The album contained a smorgasbord of local and regional talent each distilling their rejection of the rampant corruption and social neglect inherent within their societies in witty metaphorical turns of phrase and in very grave tones, lyrically. Lebanese rappers MC Moe and Malikah (961 Underground), Rayess Bek (Aksser), RGB and Siska (Kita3 Beyrouthe), Chyno and El Edd (Fareeq al Atrash), Omarz (Dezert Dragons), Grandsunn and MC Zoog, as well as Ramallah Underground (Boikutt, Stormtrap & Aswaat) from the West Bank – all presaged the messages that were echoed by the demonstrators that took down the Tunisian and Egyptian regimes and now threatens the regimes in Bahrain, Syria, Yemen and Libya.
But as DJ Lethal Skillz acknowledged at the time, because Arab hip-hop had no real local market, New World Disorder was made almost exclusively for export. Since that 2007 article things have changed drastically and the creative efforts of Arab hip-hop purveyors living in the Arab world like Boikutt and Stormtrap of Ramallah Underground, Deeb, MC.Amin and Arabian Knightz in Egypt, Palestinian rapper Sam Zaki in Jordan, and Taffar, Ramcess, Rayess Bek and Fareeq al Atrash in Lebanon are all turning inward to stoke domestic musical fires in order to attract larger numbers of local followers – from the inside out and not the other way around. (Note: There are many other rappers I’ve missed in Lebanon, but there will be more articles dealing with these newly emerging talents as I get to know them more.)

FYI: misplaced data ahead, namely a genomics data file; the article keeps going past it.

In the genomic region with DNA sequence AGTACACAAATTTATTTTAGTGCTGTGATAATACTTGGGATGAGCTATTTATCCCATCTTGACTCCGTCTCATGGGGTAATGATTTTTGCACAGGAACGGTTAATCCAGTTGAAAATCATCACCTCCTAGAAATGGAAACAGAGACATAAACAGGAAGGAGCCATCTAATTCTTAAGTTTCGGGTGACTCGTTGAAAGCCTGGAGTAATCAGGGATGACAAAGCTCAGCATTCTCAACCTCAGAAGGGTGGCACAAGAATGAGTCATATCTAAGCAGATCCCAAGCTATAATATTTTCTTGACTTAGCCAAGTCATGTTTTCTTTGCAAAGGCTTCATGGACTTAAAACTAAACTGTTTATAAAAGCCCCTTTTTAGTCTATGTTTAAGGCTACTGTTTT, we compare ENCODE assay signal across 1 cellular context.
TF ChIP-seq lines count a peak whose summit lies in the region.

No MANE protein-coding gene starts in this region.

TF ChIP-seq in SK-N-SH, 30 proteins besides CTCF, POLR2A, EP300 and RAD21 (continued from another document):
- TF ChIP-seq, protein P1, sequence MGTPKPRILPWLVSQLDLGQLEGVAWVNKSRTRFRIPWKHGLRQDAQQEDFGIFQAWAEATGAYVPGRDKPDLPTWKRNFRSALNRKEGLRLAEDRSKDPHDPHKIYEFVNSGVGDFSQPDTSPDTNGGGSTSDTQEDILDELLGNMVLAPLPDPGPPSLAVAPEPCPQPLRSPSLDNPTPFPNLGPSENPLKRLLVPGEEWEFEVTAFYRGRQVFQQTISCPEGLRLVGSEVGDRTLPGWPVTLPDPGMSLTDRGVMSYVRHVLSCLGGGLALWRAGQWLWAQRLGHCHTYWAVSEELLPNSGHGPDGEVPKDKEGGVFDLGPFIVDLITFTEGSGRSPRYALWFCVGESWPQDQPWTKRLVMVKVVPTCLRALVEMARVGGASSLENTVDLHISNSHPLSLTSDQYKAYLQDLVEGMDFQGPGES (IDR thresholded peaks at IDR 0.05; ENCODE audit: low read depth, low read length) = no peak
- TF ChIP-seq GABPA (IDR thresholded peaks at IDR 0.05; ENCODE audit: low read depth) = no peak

As it stands, the only impression that exists of hip-hop for young Arabs is the hip-hop mainstream strewn all over the foreign owned corporate radio stations and satellite music channels. If you don’t have access to those sources, then what could Arab hip-hop possibly mean to you if you’re an Arab who has not been exposed to the genre?